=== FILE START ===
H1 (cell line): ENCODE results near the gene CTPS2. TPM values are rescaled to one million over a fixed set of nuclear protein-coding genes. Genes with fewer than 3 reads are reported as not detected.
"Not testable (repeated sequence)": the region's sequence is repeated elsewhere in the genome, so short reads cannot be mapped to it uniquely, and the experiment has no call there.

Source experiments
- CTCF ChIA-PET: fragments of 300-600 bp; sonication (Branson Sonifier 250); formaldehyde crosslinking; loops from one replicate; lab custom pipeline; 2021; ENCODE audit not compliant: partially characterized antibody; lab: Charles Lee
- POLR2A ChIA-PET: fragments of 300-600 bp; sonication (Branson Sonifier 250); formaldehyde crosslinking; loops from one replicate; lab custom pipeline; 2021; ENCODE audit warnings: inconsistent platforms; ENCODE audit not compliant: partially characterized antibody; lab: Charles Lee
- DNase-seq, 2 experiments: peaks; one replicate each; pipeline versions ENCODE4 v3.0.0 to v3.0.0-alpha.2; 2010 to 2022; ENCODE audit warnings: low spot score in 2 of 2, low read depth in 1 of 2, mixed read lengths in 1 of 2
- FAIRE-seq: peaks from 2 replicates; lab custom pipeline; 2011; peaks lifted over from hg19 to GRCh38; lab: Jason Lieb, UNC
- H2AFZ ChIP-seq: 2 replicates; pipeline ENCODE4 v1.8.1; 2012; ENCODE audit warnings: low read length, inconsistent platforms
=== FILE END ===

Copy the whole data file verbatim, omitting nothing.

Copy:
H1 (cell line): ENCODE results near the gene CTPS2. TPM values are rescaled to one million over a fixed set of nuclear protein-coding genes. Genes with fewer than 3 reads are reported as not detected.
"Not testable (repeated sequence)": the region's sequence is repeated elsewhere in the genome, so short reads cannot be mapped to it uniquely, and the experiment has no call there.

Source experiments
- CTCF ChIA-PET: fragments of 300-600 bp; sonication (Branson Sonifier 250); formaldehyde crosslinking; loops from one replicate; lab custom pipeline; 2021; ENCODE audit not compliant: partially characterized antibody; lab: Charles Lee
- POLR2A ChIA-PET: fragments of 300-600 bp; sonication (Branson Sonifier 250); formaldehyde crosslinking; loops from one replicate; lab custom pipeline; 2021; ENCODE audit warnings: inconsistent platforms; ENCODE audit not compliant: partially characterized antibody; lab: Charles Lee
- DNase-seq, 2 experiments: peaks; one replicate each; pipeline versions ENCODE4 v3.0.0 to v3.0.0-alpha.2; 2010 to 2022; ENCODE audit warnings: low spot score in 2 of 2, low read depth in 1 of 2, mixed read lengths in 1 of 2
- FAIRE-seq: peaks from 2 replicates; lab custom pipeline; 2011; peaks lifted over from hg19 to GRCh38; lab: Jason Lieb, UNC
- H2AFZ ChIP-seq: 2 replicates; pipeline ENCODE4 v1.8.1; 2012; ENCODE audit warnings: low read length, inconsistent platforms